Santa walks the floor of the New York Stock Exchange before joining Marine Toys for Tots opening bell ceremonies, Thursday, Dec. 5, 2019. Stocks are opening slightly higher on Wall Street led by technology companies and banks. (AP Photo/Richard Drew)

Stocks waver in afternoon trading ahead of key jobs report

December 05, 2019 - 3:13 pm
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Major U.S. stock indexes veered between small gains and losses in afternoon trading Thursday, with gains in technology companies and banks offsetting declines elsewhere.

The sideways trading came as investors looked ahead to a key government report on jobs Friday and kept an eye on developments in the negotiations to end the trade war between the U.S. and China.

The market got December off to an uneven start this week amid mixed signals on trade. Stocks fell early in the week after President Donald Trump said he wouldn’t mind waiting for a trade deal beyond the 2020 elections. The indexes rebounded Wednesday on a report that Washington and Beijing could be on track for a trade deal before new tariffs are set to hit some popular products, including smartphones, on Dec. 15.

Existing tariffs have been a key sticking point in negotiations and China has been calling for the U.S. to roll back some of them as part of the latest push for a deal.

Meanwhile, investors are also looking for more clarity on the health of the economy from the Labor Department’s November tally of hiring by nonfarm employers.

“You’ve had some mixed economic data this week, so the market probably wants to wait and see what we get tomorrow morning,” said Willie Delwiche, investment strategist at Baird.

Technology stocks were among the biggest gainers. Apple rose 1.2%. The sector has much to gain, or lose, in trade negotiations because many of the companies rely heavily on China for sales and supplies.

Rising bond yields helped steady banks. The sector relies on higher bond yields to charge more lucrative interest on loans. The yield on the 10-year Treasury rose to 1.80% from 1.78% late Wednesday.

Makers and sellers of household goods took some of the heaviest losses. Molson Coors Brewing slid 1.9% and supermarket operator Kroger fell 2.8%.

Health care stocks also lost ground. The House plans to hold a vote next week for a bill that would allow Medicare to negotiate prices over costly prescriptions drugs. Alexion Pharmaceuticals slumped 7.5%.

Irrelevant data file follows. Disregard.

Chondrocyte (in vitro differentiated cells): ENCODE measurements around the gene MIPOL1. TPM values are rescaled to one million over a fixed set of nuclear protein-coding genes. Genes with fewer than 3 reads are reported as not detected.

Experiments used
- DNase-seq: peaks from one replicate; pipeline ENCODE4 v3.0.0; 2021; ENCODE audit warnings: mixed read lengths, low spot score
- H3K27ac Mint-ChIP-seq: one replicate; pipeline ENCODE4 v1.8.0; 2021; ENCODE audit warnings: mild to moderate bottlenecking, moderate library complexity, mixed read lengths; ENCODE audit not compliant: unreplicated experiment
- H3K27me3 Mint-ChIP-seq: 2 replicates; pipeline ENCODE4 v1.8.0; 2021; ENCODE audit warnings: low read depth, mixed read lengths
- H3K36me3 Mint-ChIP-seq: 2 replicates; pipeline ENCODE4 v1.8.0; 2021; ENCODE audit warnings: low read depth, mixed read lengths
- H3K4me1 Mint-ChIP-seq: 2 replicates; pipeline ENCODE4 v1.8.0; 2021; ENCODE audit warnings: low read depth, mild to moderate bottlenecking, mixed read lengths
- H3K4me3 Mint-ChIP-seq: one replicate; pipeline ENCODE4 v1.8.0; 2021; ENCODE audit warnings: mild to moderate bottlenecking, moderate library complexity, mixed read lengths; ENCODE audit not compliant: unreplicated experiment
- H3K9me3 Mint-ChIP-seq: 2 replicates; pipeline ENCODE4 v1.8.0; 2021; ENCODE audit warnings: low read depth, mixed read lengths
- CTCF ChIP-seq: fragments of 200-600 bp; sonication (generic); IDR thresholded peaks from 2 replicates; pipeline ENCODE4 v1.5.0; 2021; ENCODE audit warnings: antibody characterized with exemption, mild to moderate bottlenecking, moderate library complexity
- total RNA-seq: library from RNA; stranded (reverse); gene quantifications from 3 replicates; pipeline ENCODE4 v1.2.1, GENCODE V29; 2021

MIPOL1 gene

Retailers also declined. L Brands fell 3.5%.

KEEPING SCORE: The S&P 500 index was up 0.1% as of 3:12 p.m. Eastern time. The Dow Jones Industrial Average rose 20 points, or 0.1%, to 27,669. The Nasdaq and Russell 2000 index of smaller company stocks were flat.

Major stock indexes in Europe were mostly lower.

ECONOMY WATCH: Wall Street has been assessing disappointing economic data this week in the lead-up to a highly anticipated jobs report. Economists expect the unemployment rate to hold steady at 3.6%.

Data released on Wednesday showed that the U.S. services sector, which makes up the bulk of the economy, grew at a surprisingly slow pace. That does not bode well as a gauge for the economy while the manufacturing sector continues shrinking.

Payroll processer ADP, on Wednesday, reported that private employers added far fewer jobs in November than economists expected. Job growth has been a strong part of the economy and the report raises doubts ahead of the Labor Department’s more comprehensive update on Friday.

COCKPIT SHUFFLE: United Airlines slipped 0.5% after it said CEO Oscar Munoz is stepping down from his post and will become executive chairman. The airline said that President J. Scott Kirby will be its new CEO.

Munoz led the company through a choppy period, and in 2017 gave up his bonus after the forcible removal of a ticketed passenger led to widespread criticism.

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AP Business Writer Damian J. Troise contributed.

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